If everything is functioning as normal, you probably are unaware of the pounding your feet take during the course of even a normal day. We all place tremendous amounts of force on our lower limbs – which becomes easier to realize if you know that the landing foot endures forces up to twice your bodyweight with every step! There are many areas in the foot where potential problems can arise, including the forefoot. In some cases, you might start to notice pain in the front, right behind where your toes connect. At other times, the problem could be a big toe that has drifted out of position. No matter the core issue, forefoot pain is something that can keep you from favorite activities and needs to be addressed.
The Many Causes of Forefoot PainWhen we discuss the forefoot, we are talking about everything from the arch of your foot down to the ends of your toes. This particular area is responsible for not only supporting your weight when you stand, but also for pushing off the ground to propel you forward when you walk. No matter if it’s your metatarsal bones, the joints in the ball of your foot, or even your toes themselves – pain can develop in any part of the forefoot. Here are a few of the most common issues that cause pain in the forefoot:
- Arthritis – Inflammation and damage in your joints can make using them quite painful. You can develop arthritis in any of your forefoot joints, though hallux rigidus in the big toe is a common example.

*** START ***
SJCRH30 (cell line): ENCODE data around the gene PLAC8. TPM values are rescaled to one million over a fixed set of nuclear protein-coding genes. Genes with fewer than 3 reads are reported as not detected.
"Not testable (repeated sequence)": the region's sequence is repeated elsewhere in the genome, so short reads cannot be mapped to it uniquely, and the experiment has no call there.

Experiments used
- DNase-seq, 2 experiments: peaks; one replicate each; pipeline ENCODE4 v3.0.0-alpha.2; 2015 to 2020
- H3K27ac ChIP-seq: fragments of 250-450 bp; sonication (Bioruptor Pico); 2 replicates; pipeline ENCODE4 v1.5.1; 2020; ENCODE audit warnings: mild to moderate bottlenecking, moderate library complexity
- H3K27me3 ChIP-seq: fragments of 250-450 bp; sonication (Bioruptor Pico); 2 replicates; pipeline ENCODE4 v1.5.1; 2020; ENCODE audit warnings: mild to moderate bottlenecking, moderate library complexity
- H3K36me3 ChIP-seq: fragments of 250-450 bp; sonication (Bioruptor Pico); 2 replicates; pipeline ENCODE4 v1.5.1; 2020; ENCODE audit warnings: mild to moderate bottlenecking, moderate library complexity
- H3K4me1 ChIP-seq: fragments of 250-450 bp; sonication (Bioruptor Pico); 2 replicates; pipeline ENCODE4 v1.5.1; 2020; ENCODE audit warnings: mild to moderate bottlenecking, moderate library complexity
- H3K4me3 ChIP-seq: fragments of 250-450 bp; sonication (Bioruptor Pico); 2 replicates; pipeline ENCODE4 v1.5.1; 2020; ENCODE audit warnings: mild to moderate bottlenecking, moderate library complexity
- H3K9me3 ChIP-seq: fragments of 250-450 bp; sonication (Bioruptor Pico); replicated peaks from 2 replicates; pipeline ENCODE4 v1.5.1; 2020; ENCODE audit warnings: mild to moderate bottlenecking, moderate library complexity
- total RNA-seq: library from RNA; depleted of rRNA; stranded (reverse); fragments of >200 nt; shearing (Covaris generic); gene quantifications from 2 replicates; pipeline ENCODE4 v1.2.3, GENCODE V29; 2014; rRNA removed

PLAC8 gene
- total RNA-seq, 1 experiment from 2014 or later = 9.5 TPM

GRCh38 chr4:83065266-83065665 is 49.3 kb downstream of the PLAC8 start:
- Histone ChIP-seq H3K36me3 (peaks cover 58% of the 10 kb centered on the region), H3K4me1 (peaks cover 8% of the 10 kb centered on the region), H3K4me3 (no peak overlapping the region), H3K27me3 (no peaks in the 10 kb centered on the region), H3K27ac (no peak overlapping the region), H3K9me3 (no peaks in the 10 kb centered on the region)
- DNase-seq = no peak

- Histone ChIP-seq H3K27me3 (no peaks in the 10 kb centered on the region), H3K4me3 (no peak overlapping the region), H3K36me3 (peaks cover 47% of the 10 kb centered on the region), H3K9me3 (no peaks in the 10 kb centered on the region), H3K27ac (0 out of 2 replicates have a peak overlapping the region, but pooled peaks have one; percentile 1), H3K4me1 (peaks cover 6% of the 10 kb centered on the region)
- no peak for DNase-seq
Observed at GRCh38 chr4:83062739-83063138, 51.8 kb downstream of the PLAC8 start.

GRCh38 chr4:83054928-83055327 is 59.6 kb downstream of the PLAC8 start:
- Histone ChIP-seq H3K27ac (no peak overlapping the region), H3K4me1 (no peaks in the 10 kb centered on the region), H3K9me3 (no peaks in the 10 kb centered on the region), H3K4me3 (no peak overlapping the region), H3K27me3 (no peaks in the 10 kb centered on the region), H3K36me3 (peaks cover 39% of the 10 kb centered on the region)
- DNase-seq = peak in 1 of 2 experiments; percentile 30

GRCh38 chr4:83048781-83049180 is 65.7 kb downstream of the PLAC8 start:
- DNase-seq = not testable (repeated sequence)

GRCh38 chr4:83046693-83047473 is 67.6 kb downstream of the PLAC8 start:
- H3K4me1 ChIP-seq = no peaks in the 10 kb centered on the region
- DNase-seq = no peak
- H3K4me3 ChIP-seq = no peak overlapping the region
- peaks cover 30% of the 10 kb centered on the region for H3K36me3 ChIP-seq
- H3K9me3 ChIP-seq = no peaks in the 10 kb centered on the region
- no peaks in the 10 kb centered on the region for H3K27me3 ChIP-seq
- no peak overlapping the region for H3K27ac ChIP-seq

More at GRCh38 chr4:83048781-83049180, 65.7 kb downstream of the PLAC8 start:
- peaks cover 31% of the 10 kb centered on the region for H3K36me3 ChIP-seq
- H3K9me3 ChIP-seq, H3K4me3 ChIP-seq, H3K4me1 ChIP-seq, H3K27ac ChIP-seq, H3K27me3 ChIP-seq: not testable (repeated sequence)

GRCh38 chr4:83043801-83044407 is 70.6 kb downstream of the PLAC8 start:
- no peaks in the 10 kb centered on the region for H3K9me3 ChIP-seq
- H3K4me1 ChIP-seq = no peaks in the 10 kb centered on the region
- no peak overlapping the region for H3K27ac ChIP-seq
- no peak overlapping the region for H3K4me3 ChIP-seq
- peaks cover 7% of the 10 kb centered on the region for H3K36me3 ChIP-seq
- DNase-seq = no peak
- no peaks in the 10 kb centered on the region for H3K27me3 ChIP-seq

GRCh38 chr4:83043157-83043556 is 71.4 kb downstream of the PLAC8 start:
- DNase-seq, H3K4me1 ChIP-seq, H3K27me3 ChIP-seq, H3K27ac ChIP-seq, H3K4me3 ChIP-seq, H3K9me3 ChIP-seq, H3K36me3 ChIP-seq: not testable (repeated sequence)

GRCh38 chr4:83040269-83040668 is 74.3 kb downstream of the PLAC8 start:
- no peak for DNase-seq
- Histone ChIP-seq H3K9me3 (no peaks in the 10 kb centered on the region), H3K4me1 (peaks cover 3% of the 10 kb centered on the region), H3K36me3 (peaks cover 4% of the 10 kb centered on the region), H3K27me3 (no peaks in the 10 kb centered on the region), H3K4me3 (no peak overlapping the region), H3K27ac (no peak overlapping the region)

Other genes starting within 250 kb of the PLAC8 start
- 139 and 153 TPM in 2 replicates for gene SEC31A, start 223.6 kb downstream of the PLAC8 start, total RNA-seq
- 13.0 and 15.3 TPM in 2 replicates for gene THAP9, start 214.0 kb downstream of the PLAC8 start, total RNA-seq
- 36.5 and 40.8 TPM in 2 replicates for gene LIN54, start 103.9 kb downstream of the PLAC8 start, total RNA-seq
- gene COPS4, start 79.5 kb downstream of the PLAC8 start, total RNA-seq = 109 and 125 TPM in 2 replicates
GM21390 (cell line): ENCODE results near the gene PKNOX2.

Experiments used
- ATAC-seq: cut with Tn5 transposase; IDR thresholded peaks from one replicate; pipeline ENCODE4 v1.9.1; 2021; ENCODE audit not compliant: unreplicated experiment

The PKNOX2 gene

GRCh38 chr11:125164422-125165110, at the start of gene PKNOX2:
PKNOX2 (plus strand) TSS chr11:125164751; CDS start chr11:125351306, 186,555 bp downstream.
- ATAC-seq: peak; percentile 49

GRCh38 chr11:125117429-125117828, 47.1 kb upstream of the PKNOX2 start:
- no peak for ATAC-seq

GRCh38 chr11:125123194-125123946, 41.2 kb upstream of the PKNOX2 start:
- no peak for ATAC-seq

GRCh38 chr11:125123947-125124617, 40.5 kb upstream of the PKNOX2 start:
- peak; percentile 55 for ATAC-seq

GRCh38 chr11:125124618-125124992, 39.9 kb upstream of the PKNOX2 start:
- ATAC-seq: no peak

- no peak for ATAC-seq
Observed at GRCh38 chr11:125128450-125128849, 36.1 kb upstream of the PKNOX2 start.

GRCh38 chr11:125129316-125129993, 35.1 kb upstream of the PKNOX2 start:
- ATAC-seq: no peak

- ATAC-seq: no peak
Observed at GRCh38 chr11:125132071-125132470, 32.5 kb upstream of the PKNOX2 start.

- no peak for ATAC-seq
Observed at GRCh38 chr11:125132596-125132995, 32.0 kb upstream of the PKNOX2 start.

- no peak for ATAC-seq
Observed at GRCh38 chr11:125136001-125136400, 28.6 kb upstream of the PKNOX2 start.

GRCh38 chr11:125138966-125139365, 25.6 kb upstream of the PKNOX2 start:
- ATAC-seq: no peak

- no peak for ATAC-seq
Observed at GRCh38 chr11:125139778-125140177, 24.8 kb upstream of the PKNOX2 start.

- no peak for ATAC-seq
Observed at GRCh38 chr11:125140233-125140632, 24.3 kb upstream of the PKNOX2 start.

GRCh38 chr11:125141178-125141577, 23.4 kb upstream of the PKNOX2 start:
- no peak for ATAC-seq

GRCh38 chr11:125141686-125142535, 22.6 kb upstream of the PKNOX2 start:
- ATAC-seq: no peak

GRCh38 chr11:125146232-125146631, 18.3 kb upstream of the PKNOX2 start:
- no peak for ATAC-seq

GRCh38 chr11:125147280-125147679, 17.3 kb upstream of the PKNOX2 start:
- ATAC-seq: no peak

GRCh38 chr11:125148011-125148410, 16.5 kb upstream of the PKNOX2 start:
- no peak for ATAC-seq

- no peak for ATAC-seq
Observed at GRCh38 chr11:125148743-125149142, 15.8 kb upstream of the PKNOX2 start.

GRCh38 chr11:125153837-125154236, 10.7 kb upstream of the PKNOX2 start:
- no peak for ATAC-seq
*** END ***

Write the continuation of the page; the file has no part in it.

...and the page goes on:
- Bunions – This condition creates a large bulge on the side of your foot where your big toe meets the ball of your foot. It can be quite uncomfortable and make wearing some shoes difficult.
- Metatarsalgia – This is a general issue with pain in the ball of your foot and actually describes symptoms, which can be related to other conditions. Typically, you experience pain and inflammation with pressure.
- Morton’s Neuroma – Nerves between two metatarsal bones can become pinched and aggravated. The nerve tissue then swells and misfires painfully, creating burning, tingling, and numbness between two toes.
- Sesamoiditis – This is a problem with inflammation around the little sesamoid bones under your big toe. It can lead to pain and toe weakness when you put weight on your foot.
- Stress Fractures – Repetitive, hard impacts can lead to cracks in bone tissue. This is particularly common in your metatarsal bones.